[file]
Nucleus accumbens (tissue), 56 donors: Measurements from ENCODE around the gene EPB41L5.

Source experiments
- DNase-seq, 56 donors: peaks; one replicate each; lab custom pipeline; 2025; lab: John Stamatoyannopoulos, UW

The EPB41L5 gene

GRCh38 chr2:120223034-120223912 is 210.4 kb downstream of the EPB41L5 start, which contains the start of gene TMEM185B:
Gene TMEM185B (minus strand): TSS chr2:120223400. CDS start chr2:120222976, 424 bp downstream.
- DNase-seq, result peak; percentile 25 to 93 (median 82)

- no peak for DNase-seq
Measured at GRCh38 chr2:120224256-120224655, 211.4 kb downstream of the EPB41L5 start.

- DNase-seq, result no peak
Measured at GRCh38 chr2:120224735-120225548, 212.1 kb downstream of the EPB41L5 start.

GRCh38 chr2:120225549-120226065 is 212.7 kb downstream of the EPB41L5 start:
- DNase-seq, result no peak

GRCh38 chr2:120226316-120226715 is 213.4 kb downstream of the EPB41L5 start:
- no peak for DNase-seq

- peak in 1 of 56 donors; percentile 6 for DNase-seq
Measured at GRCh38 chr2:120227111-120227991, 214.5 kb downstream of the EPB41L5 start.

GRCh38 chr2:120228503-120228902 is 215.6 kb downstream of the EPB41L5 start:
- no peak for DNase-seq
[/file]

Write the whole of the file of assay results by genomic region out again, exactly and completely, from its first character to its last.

Nucleus accumbens (tissue), 56 donors: Measurements from ENCODE around the gene EPB41L5.

Source experiments
- DNase-seq, 56 donors: peaks; one replicate each; lab custom pipeline; 2025; lab: John Stamatoyannopoulos, UW

The EPB41L5 gene

GRCh38 chr2:120223034-120223912 is 210.4 kb downstream of the EPB41L5 start, which contains the start of gene TMEM185B:
Gene TMEM185B (minus strand): TSS chr2:120223400. CDS start chr2:120222976, 424 bp downstream.
- DNase-seq, result peak; percentile 25 to 93 (median 82)

- no peak for DNase-seq
Measured at GRCh38 chr2:120224256-120224655, 211.4 kb downstream of the EPB41L5 start.

- DNase-seq, result no peak
Measured at GRCh38 chr2:120224735-120225548, 212.1 kb downstream of the EPB41L5 start.

GRCh38 chr2:120225549-120226065 is 212.7 kb downstream of the EPB41L5 start:
- DNase-seq, result no peak

GRCh38 chr2:120226316-120226715 is 213.4 kb downstream of the EPB41L5 start:
- no peak for DNase-seq

- peak in 1 of 56 donors; percentile 6 for DNase-seq
Measured at GRCh38 chr2:120227111-120227991, 214.5 kb downstream of the EPB41L5 start.

GRCh38 chr2:120228503-120228902 is 215.6 kb downstream of the EPB41L5 start:
- no peak for DNase-seq